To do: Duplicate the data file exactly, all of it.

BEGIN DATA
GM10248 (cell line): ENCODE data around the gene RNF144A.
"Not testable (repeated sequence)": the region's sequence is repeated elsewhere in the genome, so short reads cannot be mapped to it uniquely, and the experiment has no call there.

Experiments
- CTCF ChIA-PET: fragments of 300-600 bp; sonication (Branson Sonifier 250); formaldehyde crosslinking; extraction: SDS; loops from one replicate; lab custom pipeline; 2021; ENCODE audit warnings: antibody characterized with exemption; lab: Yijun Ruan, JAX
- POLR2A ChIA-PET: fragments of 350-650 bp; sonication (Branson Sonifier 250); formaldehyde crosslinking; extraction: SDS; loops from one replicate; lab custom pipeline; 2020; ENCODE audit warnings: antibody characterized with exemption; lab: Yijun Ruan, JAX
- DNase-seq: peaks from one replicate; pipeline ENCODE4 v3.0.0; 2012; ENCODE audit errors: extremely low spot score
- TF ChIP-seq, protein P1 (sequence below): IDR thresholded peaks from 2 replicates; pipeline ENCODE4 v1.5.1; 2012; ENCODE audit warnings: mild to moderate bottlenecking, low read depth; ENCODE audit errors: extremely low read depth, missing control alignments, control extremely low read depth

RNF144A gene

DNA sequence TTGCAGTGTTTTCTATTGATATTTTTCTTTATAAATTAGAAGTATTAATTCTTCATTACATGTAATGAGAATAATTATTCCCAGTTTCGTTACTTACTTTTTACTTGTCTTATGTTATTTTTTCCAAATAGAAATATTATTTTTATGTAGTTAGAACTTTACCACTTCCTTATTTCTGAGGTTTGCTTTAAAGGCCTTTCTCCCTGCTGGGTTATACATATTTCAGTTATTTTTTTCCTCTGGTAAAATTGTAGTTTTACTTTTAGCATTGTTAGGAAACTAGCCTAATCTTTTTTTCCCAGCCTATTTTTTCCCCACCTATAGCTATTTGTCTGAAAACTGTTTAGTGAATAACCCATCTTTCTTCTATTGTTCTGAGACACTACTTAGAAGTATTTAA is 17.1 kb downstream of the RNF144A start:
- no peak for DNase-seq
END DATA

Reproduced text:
GM10248 (cell line): ENCODE data around the gene RNF144A.
"Not testable (repeated sequence)": the region's sequence is repeated elsewhere in the genome, so short reads cannot be mapped to it uniquely, and the experiment has no call there.

Experiments
- CTCF ChIA-PET: fragments of 300-600 bp; sonication (Branson Sonifier 250); formaldehyde crosslinking; extraction: SDS; loops from one replicate; lab custom pipeline; 2021; ENCODE audit warnings: antibody characterized with exemption; lab: Yijun Ruan, JAX
- POLR2A ChIA-PET: fragments of 350-650 bp; sonication (Branson Sonifier 250); formaldehyde crosslinking; extraction: SDS; loops from one replicate; lab custom pipeline; 2020; ENCODE audit warnings: antibody characterized with exemption; lab: Yijun Ruan, JAX
- DNase-seq: peaks from one replicate; pipeline ENCODE4 v3.0.0; 2012; ENCODE audit errors: extremely low spot score
- TF ChIP-seq, protein P1 (sequence below): IDR thresholded peaks from 2 replicates; pipeline ENCODE4 v1.5.1; 2012; ENCODE audit warnings: mild to moderate bottlenecking, low read depth; ENCODE audit errors: extremely low read depth, missing control alignments, control extremely low read depth

RNF144A gene

DNA sequence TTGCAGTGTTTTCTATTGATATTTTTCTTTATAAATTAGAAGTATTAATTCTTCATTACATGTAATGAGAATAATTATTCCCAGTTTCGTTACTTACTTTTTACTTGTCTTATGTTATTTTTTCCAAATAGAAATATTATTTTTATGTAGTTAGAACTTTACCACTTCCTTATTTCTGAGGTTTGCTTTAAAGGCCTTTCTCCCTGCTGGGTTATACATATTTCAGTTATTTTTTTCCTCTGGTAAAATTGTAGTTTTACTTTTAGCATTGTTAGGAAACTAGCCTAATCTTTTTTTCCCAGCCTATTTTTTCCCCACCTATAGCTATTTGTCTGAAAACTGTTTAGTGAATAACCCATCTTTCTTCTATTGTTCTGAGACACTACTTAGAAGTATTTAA is 17.1 kb downstream of the RNF144A start:
- no peak for DNase-seq